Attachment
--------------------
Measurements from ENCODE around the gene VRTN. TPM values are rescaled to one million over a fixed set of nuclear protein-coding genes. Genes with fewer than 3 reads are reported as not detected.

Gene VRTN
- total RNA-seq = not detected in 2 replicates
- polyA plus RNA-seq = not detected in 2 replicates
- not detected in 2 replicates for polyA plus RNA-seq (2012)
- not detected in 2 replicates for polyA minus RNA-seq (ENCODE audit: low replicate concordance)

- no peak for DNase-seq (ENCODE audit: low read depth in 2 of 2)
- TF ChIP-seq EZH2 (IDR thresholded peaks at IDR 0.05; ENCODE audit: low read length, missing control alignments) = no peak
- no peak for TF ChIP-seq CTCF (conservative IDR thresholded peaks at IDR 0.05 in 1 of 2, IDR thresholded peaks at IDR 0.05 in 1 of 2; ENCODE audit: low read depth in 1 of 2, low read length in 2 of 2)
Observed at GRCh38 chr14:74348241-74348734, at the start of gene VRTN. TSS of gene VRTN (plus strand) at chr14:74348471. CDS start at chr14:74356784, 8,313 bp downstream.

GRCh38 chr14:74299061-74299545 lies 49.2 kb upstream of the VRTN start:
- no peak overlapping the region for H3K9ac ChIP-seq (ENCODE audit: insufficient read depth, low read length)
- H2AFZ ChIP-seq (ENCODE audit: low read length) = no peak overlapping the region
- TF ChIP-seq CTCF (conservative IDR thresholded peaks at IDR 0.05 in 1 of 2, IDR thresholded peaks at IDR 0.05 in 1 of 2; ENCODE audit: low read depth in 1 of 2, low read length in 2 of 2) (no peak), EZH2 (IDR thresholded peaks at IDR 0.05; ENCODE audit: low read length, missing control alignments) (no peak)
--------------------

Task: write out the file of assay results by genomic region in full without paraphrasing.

Measurements from ENCODE around the gene VRTN. TPM values are rescaled to one million over a fixed set of nuclear protein-coding genes. Genes with fewer than 3 reads are reported as not detected.

Gene VRTN
- total RNA-seq = not detected in 2 replicates
- polyA plus RNA-seq = not detected in 2 replicates
- not detected in 2 replicates for polyA plus RNA-seq (2012)
- not detected in 2 replicates for polyA minus RNA-seq (ENCODE audit: low replicate concordance)

- no peak for DNase-seq (ENCODE audit: low read depth in 2 of 2)
- TF ChIP-seq EZH2 (IDR thresholded peaks at IDR 0.05; ENCODE audit: low read length, missing control alignments) = no peak
- no peak for TF ChIP-seq CTCF (conservative IDR thresholded peaks at IDR 0.05 in 1 of 2, IDR thresholded peaks at IDR 0.05 in 1 of 2; ENCODE audit: low read depth in 1 of 2, low read length in 2 of 2)
Observed at GRCh38 chr14:74348241-74348734, at the start of gene VRTN. TSS of gene VRTN (plus strand) at chr14:74348471. CDS start at chr14:74356784, 8,313 bp downstream.

GRCh38 chr14:74299061-74299545 lies 49.2 kb upstream of the VRTN start:
- no peak overlapping the region for H3K9ac ChIP-seq (ENCODE audit: insufficient read depth, low read length)
- H2AFZ ChIP-seq (ENCODE audit: low read length) = no peak overlapping the region
- TF ChIP-seq CTCF (conservative IDR thresholded peaks at IDR 0.05 in 1 of 2, IDR thresholded peaks at IDR 0.05 in 1 of 2; ENCODE audit: low read depth in 1 of 2, low read length in 2 of 2) (no peak), EZH2 (IDR thresholded peaks at IDR 0.05; ENCODE audit: low read length, missing control alignments) (no peak)